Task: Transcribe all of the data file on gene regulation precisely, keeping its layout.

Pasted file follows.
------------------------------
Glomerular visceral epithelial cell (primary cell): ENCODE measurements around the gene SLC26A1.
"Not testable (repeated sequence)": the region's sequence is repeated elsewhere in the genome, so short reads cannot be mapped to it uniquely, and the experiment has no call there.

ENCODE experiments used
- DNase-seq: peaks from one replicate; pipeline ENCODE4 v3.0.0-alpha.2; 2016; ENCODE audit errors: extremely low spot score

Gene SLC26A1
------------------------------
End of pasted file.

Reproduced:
Glomerular visceral epithelial cell (primary cell): ENCODE measurements around the gene SLC26A1.
"Not testable (repeated sequence)": the region's sequence is repeated elsewhere in the genome, so short reads cannot be mapped to it uniquely, and the experiment has no call there.

ENCODE experiments used
- DNase-seq: peaks from one replicate; pipeline ENCODE4 v3.0.0-alpha.2; 2016; ENCODE audit errors: extremely low spot score

Gene SLC26A1